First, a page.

Vv Magazine’s West Coast Editor Alexandra Gill goes all Factory Girl exploring Andy Warhol’s latest Vancouver exhibit, “A Different Idea of Love”…
“Warhol: A Different Idea of Love” is the largest collection of Andy Warhol prints and paintings to ever come to Canada. On view in Vancouver until March 30 at 1280 Homer St., Vancouver (admission is free 11am to 6pm, Monday thru Saturday at the AI Projects space), the free pop-up exhibit is comprised of 85 prints and 20 paintings from the private Revolver collection in Beverly Hills, with support from MAISON AI, Christie’s, and the Andy Warhol Foundation for the Visual Arts. All works are available for purchase. We spoke to Revolver owner Ron Rivlin, a Canadian-born talent agent (president of Coast II Coast Entertainment Inc.) and nightclub owner (The Hudson), about his passion for the Pope of Pop.
Vv Magazine: You’re a talent manager who has worked with the likes of the RUN DMC and Louie Vega. In recent years, you’ve become one of the largest Warhol collectors in the world. What’s the connection?
Ron Rivlin: I’ve always been attracted to the arts in general. Warhol is pop culture. My music clients are pop culture. I’ve just naturally gravitated to pop culture. Living in Los Angeles, it comes naturally.
What is about Warhol’s work that you enjoy?
I like it because it’s not very multi-dimensional. What you see is what you get. The work isn’t open to much interpretation. I like his bold colours. Aesthetically, it’s pleasing to my eyes. It’s very much like collecting cards or stamps or coins. He did such a vast amount of work. They can be collected to your heart’s desire.
The last Warhol exhibit in Vancouver was “Andy Warhol: Prints and Drawings from the Warhol Museum,” which opened at the Vancouver Art Gallery in 2004. The show was very academic, with a focus on Warhol’s early fashion advertising drawings to offer insight into his transformation from commercial illustrator to fine art pop artist. This collection, with all its bold colours, celebrity portraits, and iconic soup cans, feels very different, more playful. Are you not interested in his early work?
No, I’m not. It’s part of his story, but they don’t do much for me. We don’t carry any of his works from the 50s because we find they’re not as relevant to people today. Aesthetically, those works just aren’t very popular. And they’re also difficult to authenticate. He did lithographs in those days. With today’s technologies, they can be copied be very easily. There are a lot of fakes from that era. But paramount to that, I just don’t like them.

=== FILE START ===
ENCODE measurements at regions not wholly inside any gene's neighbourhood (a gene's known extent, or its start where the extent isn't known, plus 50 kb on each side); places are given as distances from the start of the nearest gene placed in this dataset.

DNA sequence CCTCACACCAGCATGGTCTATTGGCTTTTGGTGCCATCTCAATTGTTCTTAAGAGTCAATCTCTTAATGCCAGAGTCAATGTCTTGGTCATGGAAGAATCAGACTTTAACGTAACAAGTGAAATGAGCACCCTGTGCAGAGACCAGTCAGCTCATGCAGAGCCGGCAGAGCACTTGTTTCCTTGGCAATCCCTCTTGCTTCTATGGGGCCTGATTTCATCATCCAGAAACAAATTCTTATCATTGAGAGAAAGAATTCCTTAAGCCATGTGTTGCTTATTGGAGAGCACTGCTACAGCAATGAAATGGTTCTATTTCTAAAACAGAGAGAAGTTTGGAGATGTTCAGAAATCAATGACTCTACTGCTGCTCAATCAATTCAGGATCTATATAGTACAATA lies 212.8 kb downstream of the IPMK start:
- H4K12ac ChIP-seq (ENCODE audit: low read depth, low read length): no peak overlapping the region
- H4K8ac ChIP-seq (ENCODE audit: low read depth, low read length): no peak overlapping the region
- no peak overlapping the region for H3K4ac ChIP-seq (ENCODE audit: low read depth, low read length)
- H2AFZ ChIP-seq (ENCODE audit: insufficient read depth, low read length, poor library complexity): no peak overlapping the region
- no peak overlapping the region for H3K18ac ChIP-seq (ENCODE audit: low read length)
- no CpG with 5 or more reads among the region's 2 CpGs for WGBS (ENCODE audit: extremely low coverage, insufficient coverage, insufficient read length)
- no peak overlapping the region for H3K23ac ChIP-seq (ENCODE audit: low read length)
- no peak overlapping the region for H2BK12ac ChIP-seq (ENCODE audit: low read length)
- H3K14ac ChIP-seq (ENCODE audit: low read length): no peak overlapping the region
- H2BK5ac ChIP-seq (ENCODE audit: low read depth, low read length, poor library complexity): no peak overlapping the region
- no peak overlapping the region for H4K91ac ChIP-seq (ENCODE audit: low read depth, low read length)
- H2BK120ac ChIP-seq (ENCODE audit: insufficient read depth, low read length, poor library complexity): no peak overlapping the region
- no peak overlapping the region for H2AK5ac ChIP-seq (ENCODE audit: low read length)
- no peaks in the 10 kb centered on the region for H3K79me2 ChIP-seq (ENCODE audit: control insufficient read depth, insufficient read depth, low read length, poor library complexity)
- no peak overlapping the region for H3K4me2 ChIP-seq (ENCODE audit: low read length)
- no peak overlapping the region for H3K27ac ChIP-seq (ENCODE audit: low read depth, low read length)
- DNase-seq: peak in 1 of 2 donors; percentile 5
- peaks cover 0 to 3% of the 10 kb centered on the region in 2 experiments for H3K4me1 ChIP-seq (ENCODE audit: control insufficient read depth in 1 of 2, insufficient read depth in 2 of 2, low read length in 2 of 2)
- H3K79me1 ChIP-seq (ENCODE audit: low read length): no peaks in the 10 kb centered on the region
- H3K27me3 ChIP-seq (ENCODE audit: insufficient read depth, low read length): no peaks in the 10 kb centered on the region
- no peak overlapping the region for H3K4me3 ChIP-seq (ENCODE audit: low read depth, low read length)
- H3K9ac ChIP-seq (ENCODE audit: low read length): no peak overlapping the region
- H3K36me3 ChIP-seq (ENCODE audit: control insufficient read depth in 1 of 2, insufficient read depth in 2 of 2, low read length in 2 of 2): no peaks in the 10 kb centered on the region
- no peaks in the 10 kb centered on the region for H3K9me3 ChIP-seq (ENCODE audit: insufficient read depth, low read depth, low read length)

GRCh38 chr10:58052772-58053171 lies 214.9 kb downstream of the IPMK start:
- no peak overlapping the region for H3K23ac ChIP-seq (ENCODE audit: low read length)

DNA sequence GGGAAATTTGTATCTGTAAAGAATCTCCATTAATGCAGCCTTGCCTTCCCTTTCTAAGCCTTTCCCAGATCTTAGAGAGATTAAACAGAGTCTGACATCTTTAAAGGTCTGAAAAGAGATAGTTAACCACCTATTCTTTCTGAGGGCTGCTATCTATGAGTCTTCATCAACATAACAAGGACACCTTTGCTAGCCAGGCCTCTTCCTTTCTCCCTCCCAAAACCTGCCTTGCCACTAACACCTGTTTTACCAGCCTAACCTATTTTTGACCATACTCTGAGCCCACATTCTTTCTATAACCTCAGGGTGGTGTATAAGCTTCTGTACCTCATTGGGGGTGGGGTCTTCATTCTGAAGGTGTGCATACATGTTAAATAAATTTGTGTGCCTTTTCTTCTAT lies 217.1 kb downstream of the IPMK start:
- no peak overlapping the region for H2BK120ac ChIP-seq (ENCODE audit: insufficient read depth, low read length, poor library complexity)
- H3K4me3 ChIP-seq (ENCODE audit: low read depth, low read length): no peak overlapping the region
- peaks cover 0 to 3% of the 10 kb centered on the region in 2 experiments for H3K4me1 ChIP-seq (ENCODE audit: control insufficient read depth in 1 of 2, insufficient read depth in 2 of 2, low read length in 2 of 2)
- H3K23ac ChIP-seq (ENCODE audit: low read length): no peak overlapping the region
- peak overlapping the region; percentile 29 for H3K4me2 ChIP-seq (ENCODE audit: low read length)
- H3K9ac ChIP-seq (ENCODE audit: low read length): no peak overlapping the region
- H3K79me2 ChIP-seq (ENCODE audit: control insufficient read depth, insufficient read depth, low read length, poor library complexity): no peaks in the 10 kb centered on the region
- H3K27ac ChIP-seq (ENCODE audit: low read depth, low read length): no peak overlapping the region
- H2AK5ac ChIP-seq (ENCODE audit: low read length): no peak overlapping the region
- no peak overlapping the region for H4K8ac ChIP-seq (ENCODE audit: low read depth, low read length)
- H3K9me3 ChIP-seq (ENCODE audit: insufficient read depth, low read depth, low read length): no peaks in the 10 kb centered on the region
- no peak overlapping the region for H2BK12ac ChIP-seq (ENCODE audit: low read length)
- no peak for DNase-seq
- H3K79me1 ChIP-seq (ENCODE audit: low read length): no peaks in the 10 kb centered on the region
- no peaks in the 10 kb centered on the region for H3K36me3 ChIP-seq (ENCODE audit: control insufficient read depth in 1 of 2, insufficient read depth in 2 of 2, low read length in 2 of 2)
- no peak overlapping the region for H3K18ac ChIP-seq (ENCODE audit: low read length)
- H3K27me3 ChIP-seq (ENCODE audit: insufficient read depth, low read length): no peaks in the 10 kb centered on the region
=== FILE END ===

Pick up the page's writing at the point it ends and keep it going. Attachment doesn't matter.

So they’re not as valuable to a commercial collector such as yourself?
True. But I came to it from a passionate place, not a capitalist place. Most of the works make their way through my house. I like to enjoy them for a month or maybe just a day, and then I bring them back to the gallery. When they sell, I reinvest the money and buy new Warhols.
So the art is as disposable as a soup can?
Exactly. I am a collector, but I am also a gallerist. Gallerists don’t usually collect the works they sell. I’m never disappointed when I don’t sell. I’m more disappointed when I do. But then I buy something new and get over it.
It sounds like you’re a pop art connoisseur in the purest sense — someone who rejects the serious art world’s snobbery and embraces the pop movement’s fresh, risky, punk rock ethos. Do you think Warhol has been overly intellectualized?
Warhol was a mystery to a lot of people. He wasn’t a man of too many words. People had a tough time gauging how sophisticated he was. Art critic Robert Hughes said he was the dumbest person he ever met. Others say he was very calculated, he just didn’t wear it on his sleeve.
Will you some day dispose of Warhol and move onto another artist?
I don’t think so. When you have a deep passion for something it’s hard to lose that over time. It’s different with personal relationships. You can meet someone and fall in love. But later, when you see their true colours, it’s no longer the same person. With a music act or a visual artist, you know the facts. There’s not as much room for deception. That’s what I love about Warhol. Everyone knows his story. Everyone knows the controversies. It wasn’t even him pulling the screens. It may have been his creativity, but he had printers who mass-produced his works. That was all forgiven. The people who collect him don’t care.
If you were going to compare Warhol to a musical act, which would it be?
Huh. Funny, the one act that comes to mind is not my favourite band in the world so I hope it doesn’t cast a bad light on Warhol. But it would have to be the B52s. They’re so poppy and bright.
What are some of your favourite Warhol pieces from “A Different Idea of Love”? Let Vv Magazine know in the comments below or tweet us @ViewTheVibe.